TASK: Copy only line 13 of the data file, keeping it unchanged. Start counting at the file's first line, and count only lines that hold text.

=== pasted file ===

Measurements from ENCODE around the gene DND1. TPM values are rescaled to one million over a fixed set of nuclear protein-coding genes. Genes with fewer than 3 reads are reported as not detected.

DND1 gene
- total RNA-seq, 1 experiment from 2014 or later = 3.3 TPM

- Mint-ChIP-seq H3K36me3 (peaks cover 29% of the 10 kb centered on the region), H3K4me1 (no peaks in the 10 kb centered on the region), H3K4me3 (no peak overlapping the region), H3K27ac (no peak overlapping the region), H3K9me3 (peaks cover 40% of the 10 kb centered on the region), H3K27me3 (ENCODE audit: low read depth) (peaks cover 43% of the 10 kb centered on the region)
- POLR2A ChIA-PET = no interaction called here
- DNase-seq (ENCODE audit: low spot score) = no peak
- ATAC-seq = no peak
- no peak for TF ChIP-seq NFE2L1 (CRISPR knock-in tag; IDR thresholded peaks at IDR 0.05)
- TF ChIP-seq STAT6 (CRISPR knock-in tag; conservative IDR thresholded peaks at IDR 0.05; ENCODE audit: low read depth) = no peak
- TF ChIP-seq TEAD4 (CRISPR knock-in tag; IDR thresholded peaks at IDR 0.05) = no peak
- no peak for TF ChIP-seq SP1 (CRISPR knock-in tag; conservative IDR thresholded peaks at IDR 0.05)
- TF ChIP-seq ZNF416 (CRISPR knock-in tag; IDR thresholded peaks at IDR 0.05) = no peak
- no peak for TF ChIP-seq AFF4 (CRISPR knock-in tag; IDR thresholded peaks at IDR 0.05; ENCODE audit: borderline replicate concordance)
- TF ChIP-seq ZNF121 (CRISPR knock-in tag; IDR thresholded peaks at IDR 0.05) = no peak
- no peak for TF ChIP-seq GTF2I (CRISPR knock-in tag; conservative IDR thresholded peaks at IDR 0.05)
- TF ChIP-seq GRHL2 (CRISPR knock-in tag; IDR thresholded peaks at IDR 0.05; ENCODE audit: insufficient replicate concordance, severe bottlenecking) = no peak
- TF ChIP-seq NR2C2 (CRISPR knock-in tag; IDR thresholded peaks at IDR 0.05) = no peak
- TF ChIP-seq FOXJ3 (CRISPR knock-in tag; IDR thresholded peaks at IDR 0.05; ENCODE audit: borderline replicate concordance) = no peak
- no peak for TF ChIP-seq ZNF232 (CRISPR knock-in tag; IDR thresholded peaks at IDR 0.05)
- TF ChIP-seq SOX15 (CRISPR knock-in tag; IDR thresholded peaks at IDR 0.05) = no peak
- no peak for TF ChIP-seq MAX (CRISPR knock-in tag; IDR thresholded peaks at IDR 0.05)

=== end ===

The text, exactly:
- no peak for TF ChIP-seq AFF4 (CRISPR knock-in tag; IDR thresholded peaks at IDR 0.05; ENCODE audit: borderline replicate concordance)